LL1A key reason for lots of people to visit Forbidden Planet is to buy comics and the shop supports comics and comic publishers well with a broad range of titles in-store. A key focus is the Comic Chart display as well as a dedicated area for the week’s new releases. Customers know they are likely to find what they are looking for and that it will be available in-store. It also keeps a good supply so if a customer misses a week they know recent copies will remain on sale.

Comics, books and publishing generally are strong areas for Forbidden Planet. A current promotion is focused on a 3 for 2 offer on manga titles.

LL5Given its knowledge of the sector and the links it has forged with IP owners, Forbidden Planet is also good at taking advantage of new launches and IP driven events, making sure they are part of new launches.

For example at the moment it has a window display and feature for The Sandman which has recently launched as a Netflix series. The series is based on a comic book series developed by Neil Gaiman. A series which would be well known to Forbidden Planet and its customers.

LL6Another pleasing feature of the Forbidden Planet store is its willingness to support product categories with dedicated space and displays. For example it has a poster display full of posters that you can look at and ‘flick through’. Being able to look at, browse and ‘discover’ things in this way appeals to Forbidden Planets’ customers and is part of the shopping experience they enjoy. It seems to work on this with GB eye/Abysse.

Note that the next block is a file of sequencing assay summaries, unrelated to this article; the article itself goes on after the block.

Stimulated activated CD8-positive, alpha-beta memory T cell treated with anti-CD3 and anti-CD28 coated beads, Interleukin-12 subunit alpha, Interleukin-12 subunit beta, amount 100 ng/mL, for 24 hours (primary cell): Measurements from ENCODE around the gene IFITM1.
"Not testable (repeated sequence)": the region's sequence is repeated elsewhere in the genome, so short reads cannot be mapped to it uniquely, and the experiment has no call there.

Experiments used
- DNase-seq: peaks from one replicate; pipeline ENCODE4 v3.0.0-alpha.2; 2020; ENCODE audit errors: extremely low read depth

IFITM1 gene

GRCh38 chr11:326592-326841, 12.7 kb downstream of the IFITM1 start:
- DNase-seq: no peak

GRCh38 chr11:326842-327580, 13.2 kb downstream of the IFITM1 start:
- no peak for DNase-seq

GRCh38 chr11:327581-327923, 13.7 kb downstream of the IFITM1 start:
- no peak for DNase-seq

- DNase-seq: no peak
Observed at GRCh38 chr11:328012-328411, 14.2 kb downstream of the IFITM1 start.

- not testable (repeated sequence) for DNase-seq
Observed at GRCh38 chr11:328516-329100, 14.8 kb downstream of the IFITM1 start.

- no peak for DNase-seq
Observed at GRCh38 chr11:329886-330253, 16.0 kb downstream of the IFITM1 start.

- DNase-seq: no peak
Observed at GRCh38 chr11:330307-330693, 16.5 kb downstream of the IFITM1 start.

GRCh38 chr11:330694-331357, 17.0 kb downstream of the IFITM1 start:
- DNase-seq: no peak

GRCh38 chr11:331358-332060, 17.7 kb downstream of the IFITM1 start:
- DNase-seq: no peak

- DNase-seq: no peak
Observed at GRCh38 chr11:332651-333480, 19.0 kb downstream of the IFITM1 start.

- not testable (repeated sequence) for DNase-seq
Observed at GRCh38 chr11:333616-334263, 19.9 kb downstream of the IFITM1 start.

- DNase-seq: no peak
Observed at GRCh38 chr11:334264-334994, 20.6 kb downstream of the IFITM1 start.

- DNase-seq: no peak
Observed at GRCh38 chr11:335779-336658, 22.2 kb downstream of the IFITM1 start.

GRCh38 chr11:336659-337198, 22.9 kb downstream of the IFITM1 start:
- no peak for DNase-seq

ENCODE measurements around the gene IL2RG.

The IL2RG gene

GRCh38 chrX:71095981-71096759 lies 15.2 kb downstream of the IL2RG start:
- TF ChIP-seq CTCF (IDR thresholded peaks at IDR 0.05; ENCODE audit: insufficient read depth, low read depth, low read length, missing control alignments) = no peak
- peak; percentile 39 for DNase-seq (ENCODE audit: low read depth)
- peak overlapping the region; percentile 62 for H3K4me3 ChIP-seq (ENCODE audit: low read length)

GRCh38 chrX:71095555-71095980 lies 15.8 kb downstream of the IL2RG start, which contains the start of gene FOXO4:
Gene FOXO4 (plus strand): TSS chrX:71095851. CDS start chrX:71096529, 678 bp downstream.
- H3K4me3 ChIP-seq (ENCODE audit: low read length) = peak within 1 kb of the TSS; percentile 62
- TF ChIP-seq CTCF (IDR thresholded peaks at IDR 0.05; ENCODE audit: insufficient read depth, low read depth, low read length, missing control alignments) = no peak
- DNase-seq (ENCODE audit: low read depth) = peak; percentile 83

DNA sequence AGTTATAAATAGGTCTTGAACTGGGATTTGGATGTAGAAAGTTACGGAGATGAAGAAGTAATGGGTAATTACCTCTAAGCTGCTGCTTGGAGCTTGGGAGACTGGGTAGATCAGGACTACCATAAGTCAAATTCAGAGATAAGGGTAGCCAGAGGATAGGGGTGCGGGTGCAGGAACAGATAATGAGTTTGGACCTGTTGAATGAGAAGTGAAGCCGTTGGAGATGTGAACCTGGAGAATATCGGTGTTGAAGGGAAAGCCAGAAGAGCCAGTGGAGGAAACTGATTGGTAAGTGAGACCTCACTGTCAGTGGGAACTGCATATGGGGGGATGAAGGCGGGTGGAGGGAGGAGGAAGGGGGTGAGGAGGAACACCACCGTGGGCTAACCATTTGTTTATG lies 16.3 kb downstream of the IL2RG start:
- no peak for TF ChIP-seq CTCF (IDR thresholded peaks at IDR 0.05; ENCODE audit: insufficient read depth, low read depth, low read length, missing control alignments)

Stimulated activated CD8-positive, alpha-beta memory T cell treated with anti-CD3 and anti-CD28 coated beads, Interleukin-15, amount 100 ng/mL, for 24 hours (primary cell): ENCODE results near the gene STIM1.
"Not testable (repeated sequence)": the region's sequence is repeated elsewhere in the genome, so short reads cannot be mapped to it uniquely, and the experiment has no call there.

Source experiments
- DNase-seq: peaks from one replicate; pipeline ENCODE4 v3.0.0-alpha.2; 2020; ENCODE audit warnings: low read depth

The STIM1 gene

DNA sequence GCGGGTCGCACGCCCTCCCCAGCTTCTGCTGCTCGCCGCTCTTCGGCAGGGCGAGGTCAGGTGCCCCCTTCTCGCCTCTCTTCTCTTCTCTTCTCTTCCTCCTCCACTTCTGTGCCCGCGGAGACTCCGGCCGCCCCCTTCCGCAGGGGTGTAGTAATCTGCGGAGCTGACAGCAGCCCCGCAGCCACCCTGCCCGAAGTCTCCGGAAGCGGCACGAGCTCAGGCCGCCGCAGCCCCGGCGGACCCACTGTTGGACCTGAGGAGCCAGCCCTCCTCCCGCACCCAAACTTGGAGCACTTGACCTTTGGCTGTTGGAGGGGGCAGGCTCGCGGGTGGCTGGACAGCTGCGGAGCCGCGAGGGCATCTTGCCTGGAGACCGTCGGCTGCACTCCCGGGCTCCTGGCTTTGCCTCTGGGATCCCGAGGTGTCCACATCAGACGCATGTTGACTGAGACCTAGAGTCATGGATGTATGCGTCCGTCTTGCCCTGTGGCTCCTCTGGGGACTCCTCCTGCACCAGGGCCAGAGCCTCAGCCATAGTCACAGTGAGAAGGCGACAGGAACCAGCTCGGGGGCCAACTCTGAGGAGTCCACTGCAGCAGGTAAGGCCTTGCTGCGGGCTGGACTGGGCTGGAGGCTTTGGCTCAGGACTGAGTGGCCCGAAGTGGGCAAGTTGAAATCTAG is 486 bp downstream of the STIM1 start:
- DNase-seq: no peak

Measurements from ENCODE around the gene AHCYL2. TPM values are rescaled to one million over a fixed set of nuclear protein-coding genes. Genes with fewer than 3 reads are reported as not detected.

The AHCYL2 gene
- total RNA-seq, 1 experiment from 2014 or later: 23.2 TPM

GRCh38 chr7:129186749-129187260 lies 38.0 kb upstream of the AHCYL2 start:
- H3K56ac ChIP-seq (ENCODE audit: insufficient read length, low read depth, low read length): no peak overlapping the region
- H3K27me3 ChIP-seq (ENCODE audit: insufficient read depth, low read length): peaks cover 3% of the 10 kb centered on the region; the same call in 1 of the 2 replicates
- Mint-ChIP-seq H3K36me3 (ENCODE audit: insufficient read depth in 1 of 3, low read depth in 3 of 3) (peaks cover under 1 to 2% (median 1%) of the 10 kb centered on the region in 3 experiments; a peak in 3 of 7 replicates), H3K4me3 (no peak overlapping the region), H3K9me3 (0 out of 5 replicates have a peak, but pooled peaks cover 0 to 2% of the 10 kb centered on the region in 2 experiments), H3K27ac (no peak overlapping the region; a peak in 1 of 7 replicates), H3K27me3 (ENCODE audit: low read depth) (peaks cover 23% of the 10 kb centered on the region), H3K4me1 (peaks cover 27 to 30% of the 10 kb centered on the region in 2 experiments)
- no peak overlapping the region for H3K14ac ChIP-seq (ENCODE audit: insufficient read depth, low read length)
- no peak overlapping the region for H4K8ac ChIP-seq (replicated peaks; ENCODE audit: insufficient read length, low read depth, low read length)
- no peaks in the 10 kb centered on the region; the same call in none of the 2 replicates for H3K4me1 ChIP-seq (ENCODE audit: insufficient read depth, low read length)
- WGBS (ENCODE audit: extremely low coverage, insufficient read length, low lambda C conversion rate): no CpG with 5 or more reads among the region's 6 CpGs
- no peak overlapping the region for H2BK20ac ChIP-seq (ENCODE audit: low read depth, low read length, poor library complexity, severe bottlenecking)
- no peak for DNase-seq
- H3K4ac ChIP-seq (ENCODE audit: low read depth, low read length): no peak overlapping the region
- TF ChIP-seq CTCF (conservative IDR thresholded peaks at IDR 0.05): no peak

Likewise it supports specific franchises well – for example 2000AD has its own section in-store and it stocks all the latest book releases from Rebellion associated with that comic’s archive, history and artists. Fans know this and that encourages them to pop into the shop.

LL4It is also good at picking up and helping to develop new trends – for example it carries a lot of craft-related books and kits such as Star Wars Crochet book kits and it also supports specialist categories such as high-end books on video game art – featured titles included Sniper Elite and Arkham Horror.

While supporting more specialist categories Forbidden Planet doesn’t neglect the big performing categories and brands such as Funko. Pop! vinyl figures feature in lots of locations around the store and it is clear a collectable people are still collecting!